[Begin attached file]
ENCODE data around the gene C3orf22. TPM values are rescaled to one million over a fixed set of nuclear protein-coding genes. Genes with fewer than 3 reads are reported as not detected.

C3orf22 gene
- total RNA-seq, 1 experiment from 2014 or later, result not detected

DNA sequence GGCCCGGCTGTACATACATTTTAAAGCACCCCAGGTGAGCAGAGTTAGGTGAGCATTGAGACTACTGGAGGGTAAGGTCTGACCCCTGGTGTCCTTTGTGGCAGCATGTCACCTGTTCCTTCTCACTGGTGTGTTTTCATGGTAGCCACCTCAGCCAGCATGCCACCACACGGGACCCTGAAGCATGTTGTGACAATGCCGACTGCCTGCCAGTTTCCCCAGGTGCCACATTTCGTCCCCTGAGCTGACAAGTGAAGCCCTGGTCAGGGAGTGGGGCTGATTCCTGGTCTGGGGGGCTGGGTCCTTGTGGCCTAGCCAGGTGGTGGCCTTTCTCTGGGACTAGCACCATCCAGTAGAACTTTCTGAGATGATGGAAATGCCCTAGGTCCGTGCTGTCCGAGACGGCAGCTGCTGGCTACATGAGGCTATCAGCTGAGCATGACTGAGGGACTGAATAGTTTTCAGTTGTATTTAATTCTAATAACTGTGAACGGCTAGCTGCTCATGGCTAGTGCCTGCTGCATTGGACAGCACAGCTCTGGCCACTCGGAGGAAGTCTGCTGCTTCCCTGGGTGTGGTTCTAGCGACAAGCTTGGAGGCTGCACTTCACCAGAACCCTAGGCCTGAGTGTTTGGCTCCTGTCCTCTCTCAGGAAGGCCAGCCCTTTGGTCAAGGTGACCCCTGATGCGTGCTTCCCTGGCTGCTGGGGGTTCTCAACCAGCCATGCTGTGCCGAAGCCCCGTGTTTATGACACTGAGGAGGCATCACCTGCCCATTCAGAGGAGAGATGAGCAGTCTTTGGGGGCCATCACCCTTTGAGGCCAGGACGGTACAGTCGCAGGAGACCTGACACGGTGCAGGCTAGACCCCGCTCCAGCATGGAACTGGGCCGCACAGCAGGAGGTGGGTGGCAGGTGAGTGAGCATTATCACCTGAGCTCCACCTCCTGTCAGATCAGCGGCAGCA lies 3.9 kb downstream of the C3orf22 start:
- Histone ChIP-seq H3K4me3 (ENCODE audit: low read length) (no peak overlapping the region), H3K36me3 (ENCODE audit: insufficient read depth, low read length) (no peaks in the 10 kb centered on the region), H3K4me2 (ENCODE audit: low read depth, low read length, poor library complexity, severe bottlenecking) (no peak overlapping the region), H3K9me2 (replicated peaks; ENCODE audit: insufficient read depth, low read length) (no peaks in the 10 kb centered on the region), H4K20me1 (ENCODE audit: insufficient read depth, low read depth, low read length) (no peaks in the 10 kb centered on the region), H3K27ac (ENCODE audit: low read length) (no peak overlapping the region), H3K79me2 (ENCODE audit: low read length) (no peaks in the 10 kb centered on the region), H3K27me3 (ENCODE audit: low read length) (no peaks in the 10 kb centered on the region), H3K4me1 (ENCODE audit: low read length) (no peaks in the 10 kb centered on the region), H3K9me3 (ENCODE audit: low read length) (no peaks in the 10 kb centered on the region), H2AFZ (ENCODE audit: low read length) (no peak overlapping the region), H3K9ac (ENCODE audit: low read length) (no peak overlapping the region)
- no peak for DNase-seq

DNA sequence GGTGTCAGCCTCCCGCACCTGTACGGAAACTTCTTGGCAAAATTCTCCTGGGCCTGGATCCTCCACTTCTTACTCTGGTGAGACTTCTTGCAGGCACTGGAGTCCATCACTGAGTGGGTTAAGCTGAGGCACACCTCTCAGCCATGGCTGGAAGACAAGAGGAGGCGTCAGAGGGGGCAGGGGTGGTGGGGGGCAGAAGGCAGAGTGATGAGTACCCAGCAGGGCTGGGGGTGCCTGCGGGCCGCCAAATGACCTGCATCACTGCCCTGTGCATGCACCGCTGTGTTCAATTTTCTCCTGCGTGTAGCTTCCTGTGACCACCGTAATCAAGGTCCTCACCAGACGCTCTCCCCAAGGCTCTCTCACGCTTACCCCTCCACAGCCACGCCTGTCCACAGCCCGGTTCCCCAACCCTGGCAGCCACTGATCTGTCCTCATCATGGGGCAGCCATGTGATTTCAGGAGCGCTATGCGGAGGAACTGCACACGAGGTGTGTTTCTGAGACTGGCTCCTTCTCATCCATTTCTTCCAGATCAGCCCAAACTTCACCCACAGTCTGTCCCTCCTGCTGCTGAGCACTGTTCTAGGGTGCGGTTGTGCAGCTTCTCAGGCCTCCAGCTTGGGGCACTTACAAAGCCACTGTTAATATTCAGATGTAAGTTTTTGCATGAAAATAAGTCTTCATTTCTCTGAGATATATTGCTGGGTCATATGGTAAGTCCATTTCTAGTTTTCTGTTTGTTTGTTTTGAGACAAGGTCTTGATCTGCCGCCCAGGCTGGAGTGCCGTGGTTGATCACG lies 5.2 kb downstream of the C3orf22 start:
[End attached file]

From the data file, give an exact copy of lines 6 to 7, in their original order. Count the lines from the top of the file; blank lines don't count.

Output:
- no peak for DNase-seq

DNA sequence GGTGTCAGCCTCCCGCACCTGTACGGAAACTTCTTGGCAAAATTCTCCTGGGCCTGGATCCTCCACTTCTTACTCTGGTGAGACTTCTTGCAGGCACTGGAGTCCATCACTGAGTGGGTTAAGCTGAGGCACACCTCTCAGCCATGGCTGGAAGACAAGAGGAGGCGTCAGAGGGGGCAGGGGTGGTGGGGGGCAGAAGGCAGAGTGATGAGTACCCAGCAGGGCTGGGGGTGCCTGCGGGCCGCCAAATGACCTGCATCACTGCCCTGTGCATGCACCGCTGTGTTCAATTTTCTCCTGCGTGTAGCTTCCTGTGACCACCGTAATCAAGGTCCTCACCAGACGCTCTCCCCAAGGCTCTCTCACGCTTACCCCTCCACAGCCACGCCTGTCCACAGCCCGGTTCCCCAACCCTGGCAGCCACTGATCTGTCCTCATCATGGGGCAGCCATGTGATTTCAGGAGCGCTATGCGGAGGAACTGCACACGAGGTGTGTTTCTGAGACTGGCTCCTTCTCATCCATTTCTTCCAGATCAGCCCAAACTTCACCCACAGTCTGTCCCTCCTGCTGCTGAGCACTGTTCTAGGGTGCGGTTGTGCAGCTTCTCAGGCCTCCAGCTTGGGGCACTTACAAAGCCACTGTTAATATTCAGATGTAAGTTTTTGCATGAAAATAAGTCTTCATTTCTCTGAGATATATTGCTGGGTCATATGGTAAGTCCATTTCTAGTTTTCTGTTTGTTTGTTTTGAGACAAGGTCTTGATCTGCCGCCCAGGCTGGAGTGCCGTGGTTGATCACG lies 5.2 kb downstream of the C3orf22 start: